VCC Filter
The VCC pin provides bias for the internal analog
circuitry. It is important that this voltage stay free of line
transients and, therefore, it is recommended that a
separate filter be used for this voltage. Placing a 10Ω
resistor between VIN and AVCC and a 0.1 µF capacitor
between VCC and AGND is sufficient to filter any highfrequency line transients on VIN caused by the
MCP1612 switching.
The MCP1612 is packaged in both an 8-pin MSOP and
a thermally-enhanced, 8-pin DFN. The junction
temperature rise above ambient of the MCP1612 is
determined by multiplying the internal power
dissipation by the thermal resistance of the package as
shown:
T RISE = P INT × θ JA
Where:
PINT = MCP1612 internal power dissipation
θJA
= package thermal resistance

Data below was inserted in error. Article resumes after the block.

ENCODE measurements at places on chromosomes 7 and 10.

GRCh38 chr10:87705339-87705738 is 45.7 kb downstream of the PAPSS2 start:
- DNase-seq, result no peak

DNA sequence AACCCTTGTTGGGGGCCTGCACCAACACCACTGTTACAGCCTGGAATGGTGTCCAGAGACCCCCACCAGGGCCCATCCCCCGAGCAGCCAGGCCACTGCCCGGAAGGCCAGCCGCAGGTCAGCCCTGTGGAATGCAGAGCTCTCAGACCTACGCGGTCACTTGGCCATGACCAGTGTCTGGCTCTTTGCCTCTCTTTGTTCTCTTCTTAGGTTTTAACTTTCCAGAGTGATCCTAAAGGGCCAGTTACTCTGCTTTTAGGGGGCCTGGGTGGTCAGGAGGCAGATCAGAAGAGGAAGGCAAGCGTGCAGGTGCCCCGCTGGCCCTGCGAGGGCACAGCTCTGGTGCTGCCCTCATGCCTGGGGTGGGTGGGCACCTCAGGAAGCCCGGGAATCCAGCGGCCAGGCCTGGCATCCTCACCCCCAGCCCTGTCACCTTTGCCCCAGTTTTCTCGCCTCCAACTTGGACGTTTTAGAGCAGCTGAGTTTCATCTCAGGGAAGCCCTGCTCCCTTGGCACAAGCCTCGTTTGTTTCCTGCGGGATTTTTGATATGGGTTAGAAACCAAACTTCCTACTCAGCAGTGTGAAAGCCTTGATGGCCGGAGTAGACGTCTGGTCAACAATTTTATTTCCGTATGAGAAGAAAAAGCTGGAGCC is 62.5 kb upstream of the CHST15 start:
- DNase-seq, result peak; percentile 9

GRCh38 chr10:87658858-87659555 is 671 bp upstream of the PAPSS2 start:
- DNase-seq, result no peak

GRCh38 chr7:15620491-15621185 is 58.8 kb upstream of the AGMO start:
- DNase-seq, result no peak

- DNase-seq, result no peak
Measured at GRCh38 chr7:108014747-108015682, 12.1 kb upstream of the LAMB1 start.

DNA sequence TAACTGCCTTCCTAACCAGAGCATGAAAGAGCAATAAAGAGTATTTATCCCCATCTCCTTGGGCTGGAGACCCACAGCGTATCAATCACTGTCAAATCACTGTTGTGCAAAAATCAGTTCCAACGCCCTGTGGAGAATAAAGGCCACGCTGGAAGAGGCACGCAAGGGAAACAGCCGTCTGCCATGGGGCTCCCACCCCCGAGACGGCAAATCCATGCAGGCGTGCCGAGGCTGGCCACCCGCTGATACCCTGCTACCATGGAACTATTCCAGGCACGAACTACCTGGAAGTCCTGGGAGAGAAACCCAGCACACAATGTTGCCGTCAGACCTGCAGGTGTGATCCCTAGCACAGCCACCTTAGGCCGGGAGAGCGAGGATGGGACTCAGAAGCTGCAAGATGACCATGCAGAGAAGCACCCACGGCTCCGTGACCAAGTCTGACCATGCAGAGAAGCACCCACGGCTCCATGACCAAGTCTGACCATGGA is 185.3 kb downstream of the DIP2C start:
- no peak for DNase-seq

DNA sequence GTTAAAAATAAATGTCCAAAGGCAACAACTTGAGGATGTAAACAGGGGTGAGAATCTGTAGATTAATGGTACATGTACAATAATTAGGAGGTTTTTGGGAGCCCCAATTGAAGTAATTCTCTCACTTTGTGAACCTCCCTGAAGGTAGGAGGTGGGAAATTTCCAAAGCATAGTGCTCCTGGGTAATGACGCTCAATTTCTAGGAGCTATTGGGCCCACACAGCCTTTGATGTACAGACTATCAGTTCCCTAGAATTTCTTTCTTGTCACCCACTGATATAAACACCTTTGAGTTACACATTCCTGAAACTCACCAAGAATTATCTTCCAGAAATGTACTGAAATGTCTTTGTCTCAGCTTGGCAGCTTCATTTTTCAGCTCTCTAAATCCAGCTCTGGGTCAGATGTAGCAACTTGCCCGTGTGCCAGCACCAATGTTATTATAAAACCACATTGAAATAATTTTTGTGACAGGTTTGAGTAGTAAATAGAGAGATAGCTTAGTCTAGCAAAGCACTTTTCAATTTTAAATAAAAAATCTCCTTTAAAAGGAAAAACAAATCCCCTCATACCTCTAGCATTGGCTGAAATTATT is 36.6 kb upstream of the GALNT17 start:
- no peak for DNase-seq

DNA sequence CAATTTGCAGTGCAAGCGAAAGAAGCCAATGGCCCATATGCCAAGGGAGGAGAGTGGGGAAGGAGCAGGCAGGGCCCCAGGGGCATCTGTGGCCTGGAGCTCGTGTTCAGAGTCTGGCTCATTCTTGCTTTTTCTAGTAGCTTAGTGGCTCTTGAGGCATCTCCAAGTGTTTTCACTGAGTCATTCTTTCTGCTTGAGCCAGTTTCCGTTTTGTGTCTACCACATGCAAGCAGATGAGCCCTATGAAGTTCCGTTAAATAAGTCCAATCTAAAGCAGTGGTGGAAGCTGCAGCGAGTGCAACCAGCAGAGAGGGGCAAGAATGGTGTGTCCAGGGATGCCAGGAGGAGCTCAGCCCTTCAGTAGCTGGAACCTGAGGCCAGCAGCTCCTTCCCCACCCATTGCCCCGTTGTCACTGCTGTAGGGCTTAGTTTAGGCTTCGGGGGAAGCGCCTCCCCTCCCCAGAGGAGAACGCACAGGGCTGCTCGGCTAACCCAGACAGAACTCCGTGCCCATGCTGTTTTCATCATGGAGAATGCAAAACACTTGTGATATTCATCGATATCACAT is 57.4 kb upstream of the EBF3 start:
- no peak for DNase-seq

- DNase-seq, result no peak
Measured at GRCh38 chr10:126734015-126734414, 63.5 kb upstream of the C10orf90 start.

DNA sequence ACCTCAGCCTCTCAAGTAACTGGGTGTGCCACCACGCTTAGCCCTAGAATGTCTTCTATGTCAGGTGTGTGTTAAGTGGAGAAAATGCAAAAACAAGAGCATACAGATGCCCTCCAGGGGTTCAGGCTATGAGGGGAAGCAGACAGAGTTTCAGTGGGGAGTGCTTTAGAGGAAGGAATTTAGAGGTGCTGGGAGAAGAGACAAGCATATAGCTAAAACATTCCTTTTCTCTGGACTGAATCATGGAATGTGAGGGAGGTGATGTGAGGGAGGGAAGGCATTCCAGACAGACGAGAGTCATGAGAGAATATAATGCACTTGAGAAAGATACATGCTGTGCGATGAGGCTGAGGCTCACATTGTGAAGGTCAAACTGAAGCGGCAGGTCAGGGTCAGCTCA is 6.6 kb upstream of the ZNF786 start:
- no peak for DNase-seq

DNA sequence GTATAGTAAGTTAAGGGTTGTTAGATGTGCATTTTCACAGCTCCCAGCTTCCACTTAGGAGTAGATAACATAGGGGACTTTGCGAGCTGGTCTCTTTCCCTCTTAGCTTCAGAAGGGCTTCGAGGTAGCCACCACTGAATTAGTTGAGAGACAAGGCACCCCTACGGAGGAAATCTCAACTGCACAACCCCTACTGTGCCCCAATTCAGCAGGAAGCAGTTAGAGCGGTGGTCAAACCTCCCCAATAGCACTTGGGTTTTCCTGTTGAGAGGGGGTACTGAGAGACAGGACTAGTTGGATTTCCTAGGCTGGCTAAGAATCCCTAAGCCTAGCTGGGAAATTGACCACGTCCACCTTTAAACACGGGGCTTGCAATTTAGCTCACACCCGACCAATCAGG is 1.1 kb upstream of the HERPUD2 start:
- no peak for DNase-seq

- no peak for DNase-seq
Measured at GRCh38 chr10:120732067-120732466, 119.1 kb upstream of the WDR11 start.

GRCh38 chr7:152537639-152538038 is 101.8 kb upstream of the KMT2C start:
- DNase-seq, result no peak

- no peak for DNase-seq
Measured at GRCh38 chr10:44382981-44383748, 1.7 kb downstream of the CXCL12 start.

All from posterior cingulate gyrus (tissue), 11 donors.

It is important to note that the package thermal
resistance is specified for an assumed PCB layout
consisting of four layers with 1 oz. copper on the
internal layers, 2 oz. copper on the external layers and
exposed vias connecting the layers. The thermal
resistance will be higher for a PCB that is constructed
with less layers, less copper weight or fewer vias.
It can be assumed that the difference between the input
power (PIN) and the output power (POUT) is the power
lost in the MCP1612 (PINT) and in the buck inductor,
PIND. Neglecting the small amount of core loss, the
power lost in the buck inductor is defined by the
following equation:
2
P IND = I I ( PEAK ) × RIND
Where: